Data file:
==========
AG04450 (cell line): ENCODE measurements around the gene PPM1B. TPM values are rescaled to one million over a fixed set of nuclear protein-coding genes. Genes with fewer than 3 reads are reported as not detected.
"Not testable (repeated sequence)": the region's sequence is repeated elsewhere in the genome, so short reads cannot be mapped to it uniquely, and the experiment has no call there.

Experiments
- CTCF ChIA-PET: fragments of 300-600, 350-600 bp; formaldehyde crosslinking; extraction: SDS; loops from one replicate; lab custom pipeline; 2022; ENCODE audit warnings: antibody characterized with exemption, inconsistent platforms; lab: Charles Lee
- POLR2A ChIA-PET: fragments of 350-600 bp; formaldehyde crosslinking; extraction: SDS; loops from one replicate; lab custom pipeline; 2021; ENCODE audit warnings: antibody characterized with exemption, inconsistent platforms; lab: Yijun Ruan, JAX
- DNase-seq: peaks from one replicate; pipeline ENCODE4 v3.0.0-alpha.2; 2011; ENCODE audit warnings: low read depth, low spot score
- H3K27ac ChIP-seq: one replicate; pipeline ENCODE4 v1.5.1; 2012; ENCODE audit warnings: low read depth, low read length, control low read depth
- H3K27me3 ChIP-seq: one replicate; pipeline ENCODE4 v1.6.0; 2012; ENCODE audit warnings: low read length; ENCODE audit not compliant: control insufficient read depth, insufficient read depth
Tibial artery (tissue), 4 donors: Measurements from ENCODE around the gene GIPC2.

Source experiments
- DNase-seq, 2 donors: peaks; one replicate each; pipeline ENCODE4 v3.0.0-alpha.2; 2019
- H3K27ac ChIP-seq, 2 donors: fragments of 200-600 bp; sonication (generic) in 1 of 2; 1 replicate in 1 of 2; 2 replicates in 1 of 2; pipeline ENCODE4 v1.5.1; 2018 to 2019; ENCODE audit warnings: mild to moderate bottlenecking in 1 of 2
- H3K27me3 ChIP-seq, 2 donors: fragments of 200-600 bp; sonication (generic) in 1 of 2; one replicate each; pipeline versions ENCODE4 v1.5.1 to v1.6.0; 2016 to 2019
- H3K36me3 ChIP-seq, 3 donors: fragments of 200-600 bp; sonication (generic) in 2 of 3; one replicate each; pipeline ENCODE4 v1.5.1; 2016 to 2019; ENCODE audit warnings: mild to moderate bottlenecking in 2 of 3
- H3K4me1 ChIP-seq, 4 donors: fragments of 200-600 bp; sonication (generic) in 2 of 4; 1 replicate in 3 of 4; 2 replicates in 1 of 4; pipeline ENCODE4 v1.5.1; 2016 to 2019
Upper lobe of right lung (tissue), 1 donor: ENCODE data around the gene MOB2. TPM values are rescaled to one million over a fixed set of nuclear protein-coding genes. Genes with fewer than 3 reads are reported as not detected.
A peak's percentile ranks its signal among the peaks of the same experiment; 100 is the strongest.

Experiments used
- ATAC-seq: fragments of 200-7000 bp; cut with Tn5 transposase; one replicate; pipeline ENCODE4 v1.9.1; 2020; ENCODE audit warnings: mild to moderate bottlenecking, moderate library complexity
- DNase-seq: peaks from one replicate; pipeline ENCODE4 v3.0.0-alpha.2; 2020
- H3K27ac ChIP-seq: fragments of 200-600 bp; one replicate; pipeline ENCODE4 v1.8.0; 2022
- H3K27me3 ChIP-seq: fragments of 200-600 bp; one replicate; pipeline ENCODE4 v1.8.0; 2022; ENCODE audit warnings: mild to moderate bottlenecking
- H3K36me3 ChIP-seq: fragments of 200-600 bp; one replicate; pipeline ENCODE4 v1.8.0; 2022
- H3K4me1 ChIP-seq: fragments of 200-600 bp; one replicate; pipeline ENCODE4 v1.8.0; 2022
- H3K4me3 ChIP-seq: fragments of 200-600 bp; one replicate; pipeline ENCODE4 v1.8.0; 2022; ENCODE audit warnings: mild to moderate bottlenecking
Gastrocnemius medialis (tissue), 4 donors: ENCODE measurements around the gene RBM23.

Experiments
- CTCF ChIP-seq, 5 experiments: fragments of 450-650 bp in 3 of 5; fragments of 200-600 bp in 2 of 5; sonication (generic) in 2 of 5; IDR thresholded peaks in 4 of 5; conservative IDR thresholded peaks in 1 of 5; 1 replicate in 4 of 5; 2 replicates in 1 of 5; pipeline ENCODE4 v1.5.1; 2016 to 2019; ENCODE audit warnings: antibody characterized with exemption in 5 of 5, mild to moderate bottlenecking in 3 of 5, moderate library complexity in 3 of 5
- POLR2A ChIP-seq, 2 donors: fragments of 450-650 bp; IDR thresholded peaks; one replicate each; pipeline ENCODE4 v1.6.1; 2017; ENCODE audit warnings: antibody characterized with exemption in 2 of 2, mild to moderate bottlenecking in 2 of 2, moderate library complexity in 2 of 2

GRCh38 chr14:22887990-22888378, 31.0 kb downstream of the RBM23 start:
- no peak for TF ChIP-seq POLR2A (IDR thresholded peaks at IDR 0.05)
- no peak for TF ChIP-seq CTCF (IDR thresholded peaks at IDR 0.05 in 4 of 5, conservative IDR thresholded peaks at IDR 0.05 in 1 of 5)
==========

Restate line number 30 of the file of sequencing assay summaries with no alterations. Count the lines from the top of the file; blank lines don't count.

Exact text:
GRCh38 chr14:22887990-22888378, 31.0 kb downstream of the RBM23 start: